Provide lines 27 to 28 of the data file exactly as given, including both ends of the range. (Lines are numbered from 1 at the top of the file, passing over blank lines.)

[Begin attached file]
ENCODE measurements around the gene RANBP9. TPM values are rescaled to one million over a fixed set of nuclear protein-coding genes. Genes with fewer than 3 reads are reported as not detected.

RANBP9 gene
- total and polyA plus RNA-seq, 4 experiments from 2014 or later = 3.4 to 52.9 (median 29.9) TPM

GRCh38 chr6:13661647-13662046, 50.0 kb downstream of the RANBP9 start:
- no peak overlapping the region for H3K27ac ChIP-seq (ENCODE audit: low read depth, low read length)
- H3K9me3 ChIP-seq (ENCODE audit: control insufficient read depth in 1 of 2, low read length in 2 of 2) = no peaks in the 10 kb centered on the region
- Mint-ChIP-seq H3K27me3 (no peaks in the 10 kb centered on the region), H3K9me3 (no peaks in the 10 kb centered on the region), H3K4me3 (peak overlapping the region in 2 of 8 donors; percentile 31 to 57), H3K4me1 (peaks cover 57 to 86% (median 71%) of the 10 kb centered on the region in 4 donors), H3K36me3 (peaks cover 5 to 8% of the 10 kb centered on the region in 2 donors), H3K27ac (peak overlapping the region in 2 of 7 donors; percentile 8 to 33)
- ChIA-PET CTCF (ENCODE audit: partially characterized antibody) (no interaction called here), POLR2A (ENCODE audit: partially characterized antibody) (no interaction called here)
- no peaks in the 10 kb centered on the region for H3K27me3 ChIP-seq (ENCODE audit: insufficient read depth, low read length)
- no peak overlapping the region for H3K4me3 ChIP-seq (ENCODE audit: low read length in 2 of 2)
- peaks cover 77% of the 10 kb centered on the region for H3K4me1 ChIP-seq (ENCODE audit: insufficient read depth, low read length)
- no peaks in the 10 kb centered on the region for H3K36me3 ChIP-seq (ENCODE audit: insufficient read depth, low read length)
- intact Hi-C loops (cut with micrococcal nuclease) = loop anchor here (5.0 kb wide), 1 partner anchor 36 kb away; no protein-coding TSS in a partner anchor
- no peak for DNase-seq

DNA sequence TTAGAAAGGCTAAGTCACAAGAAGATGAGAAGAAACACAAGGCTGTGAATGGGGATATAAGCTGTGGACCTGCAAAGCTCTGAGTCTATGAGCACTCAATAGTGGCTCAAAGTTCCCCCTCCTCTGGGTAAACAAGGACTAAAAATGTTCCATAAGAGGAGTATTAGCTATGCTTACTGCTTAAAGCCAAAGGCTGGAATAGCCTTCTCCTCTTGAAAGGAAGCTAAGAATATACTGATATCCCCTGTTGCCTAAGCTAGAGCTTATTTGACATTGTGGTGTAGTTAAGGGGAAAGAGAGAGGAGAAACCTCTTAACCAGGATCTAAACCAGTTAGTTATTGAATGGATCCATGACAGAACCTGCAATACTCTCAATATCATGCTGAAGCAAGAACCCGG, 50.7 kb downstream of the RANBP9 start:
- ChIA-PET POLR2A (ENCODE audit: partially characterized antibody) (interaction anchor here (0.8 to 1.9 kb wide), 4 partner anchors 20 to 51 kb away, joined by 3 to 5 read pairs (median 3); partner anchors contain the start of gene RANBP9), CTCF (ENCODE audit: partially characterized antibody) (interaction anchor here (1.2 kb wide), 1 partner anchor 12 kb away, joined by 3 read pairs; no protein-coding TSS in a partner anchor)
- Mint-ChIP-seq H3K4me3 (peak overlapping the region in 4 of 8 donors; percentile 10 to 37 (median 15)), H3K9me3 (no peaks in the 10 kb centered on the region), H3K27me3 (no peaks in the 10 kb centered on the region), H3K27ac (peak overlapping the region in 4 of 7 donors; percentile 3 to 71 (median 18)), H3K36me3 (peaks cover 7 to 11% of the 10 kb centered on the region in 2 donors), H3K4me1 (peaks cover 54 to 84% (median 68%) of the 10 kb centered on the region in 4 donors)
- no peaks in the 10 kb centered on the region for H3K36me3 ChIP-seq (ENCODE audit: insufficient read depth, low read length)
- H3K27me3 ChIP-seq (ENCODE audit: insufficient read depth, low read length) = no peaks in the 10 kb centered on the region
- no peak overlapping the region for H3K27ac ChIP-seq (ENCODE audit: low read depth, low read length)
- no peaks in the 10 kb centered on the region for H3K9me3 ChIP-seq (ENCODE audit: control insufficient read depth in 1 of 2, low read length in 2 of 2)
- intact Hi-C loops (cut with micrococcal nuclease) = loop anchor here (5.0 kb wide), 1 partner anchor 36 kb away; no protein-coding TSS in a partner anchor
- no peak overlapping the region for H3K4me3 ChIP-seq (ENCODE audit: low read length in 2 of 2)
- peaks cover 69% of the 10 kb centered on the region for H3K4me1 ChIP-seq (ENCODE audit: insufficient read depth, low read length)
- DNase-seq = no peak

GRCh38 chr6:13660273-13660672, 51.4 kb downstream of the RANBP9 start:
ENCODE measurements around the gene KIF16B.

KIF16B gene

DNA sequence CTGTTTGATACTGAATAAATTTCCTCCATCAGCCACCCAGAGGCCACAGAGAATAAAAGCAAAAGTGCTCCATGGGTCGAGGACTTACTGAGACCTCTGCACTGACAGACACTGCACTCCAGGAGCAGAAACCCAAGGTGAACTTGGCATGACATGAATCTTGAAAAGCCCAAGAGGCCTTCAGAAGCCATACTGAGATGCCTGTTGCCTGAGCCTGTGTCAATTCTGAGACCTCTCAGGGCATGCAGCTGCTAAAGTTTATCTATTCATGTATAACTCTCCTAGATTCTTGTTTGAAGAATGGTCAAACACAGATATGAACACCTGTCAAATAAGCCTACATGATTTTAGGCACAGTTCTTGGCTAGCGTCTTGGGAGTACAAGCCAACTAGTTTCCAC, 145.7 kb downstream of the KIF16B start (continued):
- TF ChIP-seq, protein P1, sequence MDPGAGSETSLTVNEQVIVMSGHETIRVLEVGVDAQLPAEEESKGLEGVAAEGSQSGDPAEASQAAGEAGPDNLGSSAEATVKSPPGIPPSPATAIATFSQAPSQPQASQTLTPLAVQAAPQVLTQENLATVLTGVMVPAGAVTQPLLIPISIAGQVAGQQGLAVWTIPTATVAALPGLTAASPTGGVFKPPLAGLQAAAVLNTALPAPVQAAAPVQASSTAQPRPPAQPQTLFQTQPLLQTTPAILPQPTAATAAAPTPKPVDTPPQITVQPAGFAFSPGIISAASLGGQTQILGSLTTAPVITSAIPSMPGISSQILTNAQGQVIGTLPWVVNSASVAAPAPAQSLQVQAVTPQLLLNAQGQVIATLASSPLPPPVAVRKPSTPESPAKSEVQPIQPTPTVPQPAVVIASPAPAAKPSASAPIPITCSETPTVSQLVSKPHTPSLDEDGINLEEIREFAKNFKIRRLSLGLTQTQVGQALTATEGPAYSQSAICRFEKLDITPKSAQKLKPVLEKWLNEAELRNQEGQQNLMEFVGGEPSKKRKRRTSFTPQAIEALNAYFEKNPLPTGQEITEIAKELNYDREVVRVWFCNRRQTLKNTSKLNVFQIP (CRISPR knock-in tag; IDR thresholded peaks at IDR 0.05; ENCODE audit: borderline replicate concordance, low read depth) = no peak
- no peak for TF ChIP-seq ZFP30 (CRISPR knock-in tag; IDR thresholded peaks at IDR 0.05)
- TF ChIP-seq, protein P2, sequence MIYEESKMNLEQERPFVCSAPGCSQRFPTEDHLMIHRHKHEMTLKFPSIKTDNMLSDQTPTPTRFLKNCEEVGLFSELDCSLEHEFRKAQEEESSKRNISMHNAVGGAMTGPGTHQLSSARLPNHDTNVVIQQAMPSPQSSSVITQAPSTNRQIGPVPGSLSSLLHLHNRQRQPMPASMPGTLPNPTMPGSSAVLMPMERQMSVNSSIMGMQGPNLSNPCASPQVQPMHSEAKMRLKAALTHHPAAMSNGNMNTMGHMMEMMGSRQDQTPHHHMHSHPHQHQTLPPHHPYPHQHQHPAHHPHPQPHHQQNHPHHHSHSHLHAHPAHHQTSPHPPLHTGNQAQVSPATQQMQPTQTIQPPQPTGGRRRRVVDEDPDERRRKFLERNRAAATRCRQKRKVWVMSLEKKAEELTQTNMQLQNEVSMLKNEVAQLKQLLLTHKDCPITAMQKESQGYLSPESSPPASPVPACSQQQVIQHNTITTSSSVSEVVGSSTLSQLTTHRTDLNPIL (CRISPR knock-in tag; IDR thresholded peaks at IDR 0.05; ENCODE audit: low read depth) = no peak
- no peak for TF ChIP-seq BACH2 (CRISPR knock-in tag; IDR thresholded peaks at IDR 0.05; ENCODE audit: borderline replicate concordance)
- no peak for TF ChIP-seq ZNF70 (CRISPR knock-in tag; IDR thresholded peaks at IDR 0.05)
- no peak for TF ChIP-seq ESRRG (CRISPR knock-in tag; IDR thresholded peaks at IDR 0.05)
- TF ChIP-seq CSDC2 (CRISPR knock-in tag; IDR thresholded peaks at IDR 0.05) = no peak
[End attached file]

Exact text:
ENCODE measurements around the gene KIF16B.

KIF16B gene